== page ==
This question already has an answer here:
I'm a member of the community (StackOverflow). This community is here to discuss that community. Why, even though I'm a 10k+ user on the real community, am I treated like a second-class citizen here? It seems kind of cliquey. I want to volunteer my time to StackOverflow, but not usually through meta discussions. But when something hinders my ability to work on SO, I want to be able to discuss it here without being stifled.
I also understand that this community has unique considerations from a moderation standpoint. An SO moderator might not make a good meta.SO moderator. I suggest we draw a line between permissions that facilitate participation and those that facilitate moderation. Here are the ones I think primarily facilitate participation:
- Leave comments
- Vote up
- Flag offensive
- Edit community wiki posts
- Vote down
- Show total up and down vote counts (because it allows you to guage the actual popularity of an opinion).
Allowing anybody to leave comments was a great first step. My proposal is that the above permissions would either be granted to all people who have the equivalent permission on SO (or even another sister site?) or to all people (i.e. no rep requirement).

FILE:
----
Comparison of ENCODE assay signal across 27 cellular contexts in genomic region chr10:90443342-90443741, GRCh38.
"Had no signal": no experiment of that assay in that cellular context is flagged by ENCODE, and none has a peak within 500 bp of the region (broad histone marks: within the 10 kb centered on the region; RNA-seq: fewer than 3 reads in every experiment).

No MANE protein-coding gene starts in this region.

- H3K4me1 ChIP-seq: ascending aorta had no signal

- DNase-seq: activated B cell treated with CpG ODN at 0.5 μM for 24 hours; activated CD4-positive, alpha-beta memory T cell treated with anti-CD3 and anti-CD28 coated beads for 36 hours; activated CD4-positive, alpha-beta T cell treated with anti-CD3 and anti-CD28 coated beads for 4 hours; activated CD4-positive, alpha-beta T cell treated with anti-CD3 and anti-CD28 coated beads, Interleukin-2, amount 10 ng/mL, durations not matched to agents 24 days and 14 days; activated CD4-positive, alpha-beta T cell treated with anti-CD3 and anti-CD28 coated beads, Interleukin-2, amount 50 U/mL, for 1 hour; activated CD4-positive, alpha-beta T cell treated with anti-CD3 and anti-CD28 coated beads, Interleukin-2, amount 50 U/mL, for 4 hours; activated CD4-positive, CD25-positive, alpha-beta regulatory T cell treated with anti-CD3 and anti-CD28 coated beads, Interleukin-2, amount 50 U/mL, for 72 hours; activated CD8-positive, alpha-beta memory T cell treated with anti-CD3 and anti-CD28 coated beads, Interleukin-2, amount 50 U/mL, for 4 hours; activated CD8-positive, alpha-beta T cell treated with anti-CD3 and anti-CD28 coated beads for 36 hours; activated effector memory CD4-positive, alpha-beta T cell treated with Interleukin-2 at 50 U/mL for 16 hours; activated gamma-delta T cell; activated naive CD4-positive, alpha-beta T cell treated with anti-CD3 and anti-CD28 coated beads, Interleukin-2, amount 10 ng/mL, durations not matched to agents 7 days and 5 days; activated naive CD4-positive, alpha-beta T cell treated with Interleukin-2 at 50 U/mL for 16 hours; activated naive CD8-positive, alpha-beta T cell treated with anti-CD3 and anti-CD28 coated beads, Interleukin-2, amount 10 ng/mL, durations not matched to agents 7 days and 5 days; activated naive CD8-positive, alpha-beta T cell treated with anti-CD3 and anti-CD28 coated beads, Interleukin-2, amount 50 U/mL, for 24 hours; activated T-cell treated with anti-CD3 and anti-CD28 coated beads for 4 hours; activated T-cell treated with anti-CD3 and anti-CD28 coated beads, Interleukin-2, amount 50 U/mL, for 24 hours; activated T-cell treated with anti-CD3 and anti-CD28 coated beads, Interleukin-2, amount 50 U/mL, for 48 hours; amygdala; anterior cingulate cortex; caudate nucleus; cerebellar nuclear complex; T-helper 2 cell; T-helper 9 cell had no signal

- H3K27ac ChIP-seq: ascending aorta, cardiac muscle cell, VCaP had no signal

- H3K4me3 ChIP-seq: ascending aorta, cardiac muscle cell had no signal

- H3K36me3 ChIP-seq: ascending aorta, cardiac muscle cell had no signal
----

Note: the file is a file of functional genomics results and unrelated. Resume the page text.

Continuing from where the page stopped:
Incidentally, since votes in SO often are used to guage the popularity of a suggestion, I don't think there should be penalties for downvoting but that's another, related topic.
It just makes no sense to me that you can have people that have full participation rights on meta.SO even though they have never really participated on SO, meanwhile I'm a very active member on SO and am hindered from talking about it here. It's like having a town hall meeting but only inviting the people who hang around town hall.
To sum up some of the comments, in reality much of what I'm talking about you already get from account association so I'd be totally satisfied if we lowered the vote down and vote split rep requirements to 100.